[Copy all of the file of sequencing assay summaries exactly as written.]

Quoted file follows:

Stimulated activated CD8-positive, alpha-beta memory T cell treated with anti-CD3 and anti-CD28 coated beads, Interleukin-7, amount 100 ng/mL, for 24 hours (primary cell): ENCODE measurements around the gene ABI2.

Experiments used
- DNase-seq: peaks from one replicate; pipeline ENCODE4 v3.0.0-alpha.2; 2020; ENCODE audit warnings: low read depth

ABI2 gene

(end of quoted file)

Stimulated activated CD8-positive, alpha-beta memory T cell treated with anti-CD3 and anti-CD28 coated beads, Interleukin-7, amount 100 ng/mL, for 24 hours (primary cell): ENCODE measurements around the gene ABI2.

Experiments used
- DNase-seq: peaks from one replicate; pipeline ENCODE4 v3.0.0-alpha.2; 2020; ENCODE audit warnings: low read depth

ABI2 gene